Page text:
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[Fiction] Symmetry - The Competent Man


Doctor Nova Madigan

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In an orphanage in the fabled Hell's Kitchen neighborhood of New York City, Kevin "Symmetry" Rong sat cross-legged on the colorful patchwork carpet, with a large hardbound edition of The Tale of Genji across his lap. Around him sat eight children, their attention focused on him alone. He continued reading aloud:

"The months passed and the young prince returned to the palace. He had grown into a lad of such beauty that he hardly seemed meant for this world -- and indeed one almost feared that he might only briefly be a part of it."

"Kevin!" called a young woman's voice from the adjacent nursery. "Can you come here a moment?"

Kevin paused and carefully retrieved the satin bookmark from where it lay across his knee. Replacing it, he closed the book and tucked it under his arm.

"We'll pick up right here, this time tomorrow, okay?" he smiled to his charges. "Then we will learn which of his sons the Emperor chooses to succeed him."

The children all agreed with enthusiasm that this was an excellent plan, and vowed to return the next day for story time. Kevin walked into the nursery, the book still tucked under his arm.

"What's up, Angie?" he asked, casually.

Angela leaned over a changing table, where she was diapering an infant. "Can you help me in here a minute? I swear these kids are psychic. One poo-poos, and they all poo-poo."

Kevin laughed and turned to the nearest bascinet. The little boy nestled within squirmed in outrage, his tiny fists balled up. Kevin gently plucked him from the bascinet and set to changing the soiled diaper.

He'd just finished that task when he heard his name shouted again, this time from the orphanage's kitchen.

"Looks like I'm in demand today," he laughed to Angie. "Can you hold down the fort here?"

Angie smiled but didn't look up from her task, lest she stick a child or herself with safety pin. "Go ahead," she said. "And thanks."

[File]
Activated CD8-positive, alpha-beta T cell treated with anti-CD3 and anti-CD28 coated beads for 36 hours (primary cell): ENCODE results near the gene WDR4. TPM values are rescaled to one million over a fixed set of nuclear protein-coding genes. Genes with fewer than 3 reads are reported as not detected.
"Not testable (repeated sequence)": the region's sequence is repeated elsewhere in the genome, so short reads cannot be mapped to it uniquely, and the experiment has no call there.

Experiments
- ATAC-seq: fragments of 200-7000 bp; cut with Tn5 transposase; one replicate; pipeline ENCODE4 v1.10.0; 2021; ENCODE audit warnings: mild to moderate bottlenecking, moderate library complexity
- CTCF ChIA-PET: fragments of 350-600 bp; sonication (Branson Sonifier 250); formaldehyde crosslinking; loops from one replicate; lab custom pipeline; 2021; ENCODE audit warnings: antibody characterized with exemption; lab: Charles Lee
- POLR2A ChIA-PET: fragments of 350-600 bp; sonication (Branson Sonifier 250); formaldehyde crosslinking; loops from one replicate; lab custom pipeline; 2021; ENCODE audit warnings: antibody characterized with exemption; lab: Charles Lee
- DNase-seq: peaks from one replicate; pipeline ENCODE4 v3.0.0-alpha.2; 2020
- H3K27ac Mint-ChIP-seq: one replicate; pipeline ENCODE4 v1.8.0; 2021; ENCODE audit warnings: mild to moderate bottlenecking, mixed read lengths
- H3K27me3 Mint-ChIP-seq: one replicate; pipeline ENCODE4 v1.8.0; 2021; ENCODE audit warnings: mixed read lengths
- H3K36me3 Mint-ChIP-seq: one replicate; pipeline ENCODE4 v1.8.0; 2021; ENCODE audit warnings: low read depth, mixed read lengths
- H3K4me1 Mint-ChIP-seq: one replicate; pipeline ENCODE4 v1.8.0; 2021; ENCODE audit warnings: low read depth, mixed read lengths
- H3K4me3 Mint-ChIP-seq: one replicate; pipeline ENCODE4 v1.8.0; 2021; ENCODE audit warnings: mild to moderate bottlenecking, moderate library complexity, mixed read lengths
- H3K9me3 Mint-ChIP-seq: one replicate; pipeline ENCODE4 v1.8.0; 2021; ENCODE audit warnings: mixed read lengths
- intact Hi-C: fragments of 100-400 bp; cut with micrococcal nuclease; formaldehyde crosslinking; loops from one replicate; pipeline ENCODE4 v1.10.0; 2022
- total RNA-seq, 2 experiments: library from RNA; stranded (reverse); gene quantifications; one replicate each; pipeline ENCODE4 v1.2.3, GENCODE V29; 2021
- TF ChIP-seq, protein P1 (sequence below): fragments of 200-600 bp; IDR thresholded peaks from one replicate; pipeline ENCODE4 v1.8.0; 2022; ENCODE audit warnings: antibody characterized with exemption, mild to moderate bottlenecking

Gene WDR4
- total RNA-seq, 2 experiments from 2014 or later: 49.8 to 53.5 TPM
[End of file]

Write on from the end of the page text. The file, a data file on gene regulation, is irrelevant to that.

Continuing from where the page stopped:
Kevin had to walk through the day room to reach the kitchen. He saw Jordan and Armand sitting across from each other there, a game of Axis and Allies between them. He paused to analyze the situation.

"It's America's turn," Jordan explained. "On the English turn, they landed here in Eastern Europe." He pointed to the lone infantry and tank unit stacked in the space on the board. "I need to land the American force on this turn."

Kevin looked at the plastic ships and troops, and formulated a plan. "Okay, use the battleship and two transports to land two infantry and a tank from England, and use the two fighters for air cover. Bring the two bombers from the Eastern U.S. and after the invasion, land them in Eastern Europe."

"Dude," Jordan countered, "bombers defend on a one. They'll be dead meat on the German turn."

"Way ahead of you," Kevin smiled. "On the Russian turn, use the stacked infantry in the Karelia to wipe out the German armor in the Ukraine. The game will be all but over, really."

Armand looked sourly at Kevin and Jordan. "We'll let the dice decide that," he said. "Come on, let's just do it."

Kevin smiled and let them finish their game, and continued to the kitchen. There he was surprised to find a dead hog sprawled across the stainless steel prep counter.

"Whoa," he said, pausing in the open doorway. "That's something you don't see every day."

"That's not something you're supposed to see ever," replied Gary, the orphanage's dietician. We'd made a bulk order of pork, like we do every three months, but our usual butcher had closed up shop. These new schmendricks totally misunderstood what we wanted."

"I see," Kevin said. "Can we send it back?"

Gary crossly tapped the carbon-copy receipts in his hand. "Nope, we're stuck with the fool thing. But we do have three months to find a different butcher, at least. We have room for the pig in the freezer, but we'd planned on getting packaged meat, not a whole hog."

"Okay," Kevin said, looking around the kitchen for some knives and an apron. "Get some butcher's paper and plastic wrap, and I'll reduce this fellow to pork chops and hams. It won't take too long."

In fact, it didn't take long at all for Kevin to butcher the hog, and soon enough the orphanage's walk-in freezer was bursting at the seams with delicious pork.

To be continued. . .

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"A human being should be able to change a diaper, plan an invasion, butcher a hog, conn a ship, design a building, write a sonnet, balance accounts, build a wall, set a bone, comfort the dying, take orders, give orders, cooperate, act alone, solve equations, analyze a new problem, pitch manure, program a computer, cook a tasty meal, fight efficiently, die gallantly. Specialization is for insects."

— Robert Heinlein

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